The Museu Municipal is nestled in the centre of the Vila Vella and was opened on 1 September 1935. It is considered Spain’s first Modern Art Museum and its renowned collection includes 19th and 20th Century Catalan pieces, as well as works of national and international artists who patronised Tossa during the 1930s. Don’t miss Marc Chagall’s famous and baffling ‘The Celestial Violinist’, a painting that mystifies every onlooker – are the windows opening outwards – or are they opening inwards? The museum also houses the archaeological collection of Dr Ignacio Melé, the town’s GP, who was initially responsible for the discovery of Tossa’s Roman settlement around the early part of the 20th century.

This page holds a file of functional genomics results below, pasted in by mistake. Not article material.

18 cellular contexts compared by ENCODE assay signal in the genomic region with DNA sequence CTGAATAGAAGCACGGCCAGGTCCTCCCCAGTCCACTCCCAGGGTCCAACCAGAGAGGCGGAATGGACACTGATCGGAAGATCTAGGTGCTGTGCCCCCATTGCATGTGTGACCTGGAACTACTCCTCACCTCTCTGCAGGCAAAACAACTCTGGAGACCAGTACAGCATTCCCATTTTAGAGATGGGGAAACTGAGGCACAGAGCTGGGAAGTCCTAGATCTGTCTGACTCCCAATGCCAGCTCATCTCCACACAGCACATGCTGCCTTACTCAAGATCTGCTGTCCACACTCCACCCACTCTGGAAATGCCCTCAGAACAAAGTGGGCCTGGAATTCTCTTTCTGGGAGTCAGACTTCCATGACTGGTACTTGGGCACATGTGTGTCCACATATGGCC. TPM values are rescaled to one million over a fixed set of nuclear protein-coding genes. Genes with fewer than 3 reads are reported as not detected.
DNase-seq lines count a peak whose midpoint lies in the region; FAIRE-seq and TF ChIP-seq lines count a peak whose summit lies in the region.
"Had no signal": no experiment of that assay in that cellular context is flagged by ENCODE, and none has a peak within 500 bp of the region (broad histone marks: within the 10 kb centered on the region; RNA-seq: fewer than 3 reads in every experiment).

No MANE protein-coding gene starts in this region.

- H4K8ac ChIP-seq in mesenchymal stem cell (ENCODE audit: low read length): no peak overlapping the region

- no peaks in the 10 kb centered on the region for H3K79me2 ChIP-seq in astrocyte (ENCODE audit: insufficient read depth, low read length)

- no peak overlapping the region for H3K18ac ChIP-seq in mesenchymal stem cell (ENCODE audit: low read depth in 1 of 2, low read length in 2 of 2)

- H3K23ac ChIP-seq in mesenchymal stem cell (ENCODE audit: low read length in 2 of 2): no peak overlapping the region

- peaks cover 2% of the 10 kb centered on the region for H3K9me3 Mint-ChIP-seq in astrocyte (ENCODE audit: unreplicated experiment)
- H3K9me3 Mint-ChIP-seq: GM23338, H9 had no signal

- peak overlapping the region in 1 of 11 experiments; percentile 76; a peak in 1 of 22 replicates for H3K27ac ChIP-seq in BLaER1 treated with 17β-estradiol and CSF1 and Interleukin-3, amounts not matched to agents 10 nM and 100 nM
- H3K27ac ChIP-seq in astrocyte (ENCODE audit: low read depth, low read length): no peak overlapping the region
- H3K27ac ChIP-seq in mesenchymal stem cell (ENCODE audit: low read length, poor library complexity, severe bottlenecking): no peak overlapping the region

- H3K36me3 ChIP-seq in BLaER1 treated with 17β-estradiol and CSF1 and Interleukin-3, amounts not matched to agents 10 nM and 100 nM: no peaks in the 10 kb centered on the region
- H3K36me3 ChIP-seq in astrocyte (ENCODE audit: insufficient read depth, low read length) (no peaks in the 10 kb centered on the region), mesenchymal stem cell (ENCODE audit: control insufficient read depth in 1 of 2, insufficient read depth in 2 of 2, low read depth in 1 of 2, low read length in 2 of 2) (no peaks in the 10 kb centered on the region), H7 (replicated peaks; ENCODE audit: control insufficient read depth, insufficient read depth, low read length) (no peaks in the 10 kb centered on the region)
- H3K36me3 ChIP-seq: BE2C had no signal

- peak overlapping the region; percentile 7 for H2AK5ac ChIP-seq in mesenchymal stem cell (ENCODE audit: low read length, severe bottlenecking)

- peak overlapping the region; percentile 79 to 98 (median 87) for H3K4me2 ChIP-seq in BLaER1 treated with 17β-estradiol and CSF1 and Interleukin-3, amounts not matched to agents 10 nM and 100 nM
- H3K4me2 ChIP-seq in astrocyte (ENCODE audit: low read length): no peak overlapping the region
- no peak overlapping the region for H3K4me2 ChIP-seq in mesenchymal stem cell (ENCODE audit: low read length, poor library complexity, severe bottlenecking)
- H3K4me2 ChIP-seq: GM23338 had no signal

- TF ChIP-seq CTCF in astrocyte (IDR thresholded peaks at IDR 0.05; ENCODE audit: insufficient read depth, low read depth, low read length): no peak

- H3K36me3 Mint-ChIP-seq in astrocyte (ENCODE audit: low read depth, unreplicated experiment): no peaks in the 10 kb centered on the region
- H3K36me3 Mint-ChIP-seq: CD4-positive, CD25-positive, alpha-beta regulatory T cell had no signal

La Torre dels Moros (The Moorish Tower), once an important part of the town’s defence system, provides undoubtedly one of the most astounding viewpoints of Tossa. It’s quite an uphill walk, but well worth it – the views literally take your breath away – they have to be seen to be believed. From this tower, the most spectacular panoramic vistas are set out before you: the Vila Vella; the bay of Tossa and it’s beaches; the glimmering Mediterranean dotted with fishing boats; the warren-like streets winding into each other; the pine topped mountainous backdrop. Your camera will not leave your hands!
Don’t go home without:
Sampling the renowned cuisine